88/100 — The Pixies — Doolittle (1989)
Bass. Guitar. Drums — one bar each, one after the other. Doolittle starts out perfectly with “Debaser”. And immediately shows you how dark and fun this album is going to be.
Got me a movie
I want you to know
Slicing up eyeballs
I want you to know
“Tame” takes it even darker and more psychotic with Black Francis aka Frank Black’s vocals reaching demonic levels of torture. Yet somehow with it’s menacing tone there’s a sexiness to the “Hips like Cinderella” whisper it opens with. Oh, and that ever present (and super delicious) bass tone ratchets up the tension really well too. The vocal insanity reappears on “Mr. Grieves” with the demented “Hope everything is alri-iiiiiiight” and giggles. Clearly nothing is alright.
I can’t talk about Doolittle without acknowledging Kim Deal’s wonderful contribution to the album. Not only is she responsible for all those great bass lines, but her vocals are the perfect antivenom for Black’s vitriolic delivery. There’s an innocent, doll-like quality about her voice which, while used sparsely, really completes the whole band’s sound for me. One word here, another phrase there, a gentle harmony floating overtop of the chaos; she is the soothing ointment so salve the wounds Black inflicts.
And there are some serious wounds. “Wave of Mutilation” is probably the cheeriest song about suicide ever, where after he drives off a cliff into the ocean Black declares “You think I’m dead, but I sail away on a wave of mutilation.” Similarly, “I Bleed” is just a bunch of metaphors for emotional pain. The pain also gets translated through dark renditions of Bible stories. “Dead” is about King David’s murderous lust for Bathsheba and the murder of her husband Uriah, while “Gouge Away” is about Samson’s eyes being gouged out after his betrayal by Delilah and his subsequent revenge/suicide by slaughtering hundreds by bringing down a roof on everyone who had imprisoned him — and on himself.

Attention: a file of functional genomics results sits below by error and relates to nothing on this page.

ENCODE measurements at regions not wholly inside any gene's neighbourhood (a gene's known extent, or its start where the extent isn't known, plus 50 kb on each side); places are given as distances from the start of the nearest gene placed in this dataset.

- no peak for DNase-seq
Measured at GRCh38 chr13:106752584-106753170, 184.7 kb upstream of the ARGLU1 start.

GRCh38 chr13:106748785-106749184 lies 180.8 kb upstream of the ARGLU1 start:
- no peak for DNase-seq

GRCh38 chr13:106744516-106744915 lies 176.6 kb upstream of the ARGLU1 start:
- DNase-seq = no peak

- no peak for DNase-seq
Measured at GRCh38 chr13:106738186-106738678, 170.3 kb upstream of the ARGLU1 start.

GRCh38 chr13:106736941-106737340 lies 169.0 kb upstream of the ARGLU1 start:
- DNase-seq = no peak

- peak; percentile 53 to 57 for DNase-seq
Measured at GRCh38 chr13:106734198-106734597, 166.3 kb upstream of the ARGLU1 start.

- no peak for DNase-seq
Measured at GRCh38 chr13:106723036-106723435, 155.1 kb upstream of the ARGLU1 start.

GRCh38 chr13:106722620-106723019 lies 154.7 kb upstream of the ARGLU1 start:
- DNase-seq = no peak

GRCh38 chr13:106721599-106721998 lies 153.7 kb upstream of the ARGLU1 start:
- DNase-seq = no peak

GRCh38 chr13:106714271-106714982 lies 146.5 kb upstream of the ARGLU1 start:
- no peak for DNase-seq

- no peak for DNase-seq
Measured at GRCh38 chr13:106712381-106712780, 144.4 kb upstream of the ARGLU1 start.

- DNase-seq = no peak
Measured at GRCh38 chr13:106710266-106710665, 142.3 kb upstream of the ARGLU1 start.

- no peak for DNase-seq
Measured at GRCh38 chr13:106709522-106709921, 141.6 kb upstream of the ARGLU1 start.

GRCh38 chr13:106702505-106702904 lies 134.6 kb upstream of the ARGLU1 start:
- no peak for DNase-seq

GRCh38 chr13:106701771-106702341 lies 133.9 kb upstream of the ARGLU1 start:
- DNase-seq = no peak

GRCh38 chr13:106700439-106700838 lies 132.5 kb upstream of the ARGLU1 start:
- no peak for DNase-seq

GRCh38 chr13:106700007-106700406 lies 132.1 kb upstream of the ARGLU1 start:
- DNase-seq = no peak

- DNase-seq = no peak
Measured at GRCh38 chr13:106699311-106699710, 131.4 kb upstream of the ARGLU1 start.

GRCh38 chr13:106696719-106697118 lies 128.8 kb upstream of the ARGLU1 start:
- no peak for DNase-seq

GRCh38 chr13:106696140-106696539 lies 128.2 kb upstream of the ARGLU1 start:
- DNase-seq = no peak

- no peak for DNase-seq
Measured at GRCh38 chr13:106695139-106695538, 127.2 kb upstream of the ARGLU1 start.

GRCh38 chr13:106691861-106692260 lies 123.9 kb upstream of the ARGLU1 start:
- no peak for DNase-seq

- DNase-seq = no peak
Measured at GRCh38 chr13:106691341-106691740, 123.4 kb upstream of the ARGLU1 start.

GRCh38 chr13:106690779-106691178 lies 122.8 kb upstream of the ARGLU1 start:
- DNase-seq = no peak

There are a few filler tracks (“Crackity Jones”, and the Morricone-esque “Silver”) but it’s rare for a song on Doolittle to break the 3 minute mark, so they never overstay their welcome, meanwhile the great tracks burn bright and fast.
“Hey” is one of my favourite tracks with it’s pregnant (pun intended) pauses between phrases, it’s lazy bass line and jangly guitar, and this gloriously suggestive exchange:
“Uh!” Said the man to the lady/ “Uh!” Said the lady to the man she adored…
It’s a great moment of theatre in a overdramatic album — with the result being the birth of a child and the two characters being “chained” together.
“Here Comes Your Man,” a pretty blatant reference to The Velvet Underground’s magnificent “I’m Waiting For The Man,” captures that same balance between nervousness and excitement as the narrator waits to score drugs to take him away to “nowhere plains.” The chorus has some great vocal harmonies as well before the bridge seems to transport our junkie away to a place devoid of pain.
Doolittle is a great record with some seriously catchy tunes exploring the most broken parts of a psyche. It’s a dark trip, but an exciting one. “All I’m saying pretty baby/ La la love you don’t mean maybe.”
Favourite Tracks: “Hey”, “Gouge Away”, “Wave of Mutilation”
Least Favourite Track: “Crackity Jones”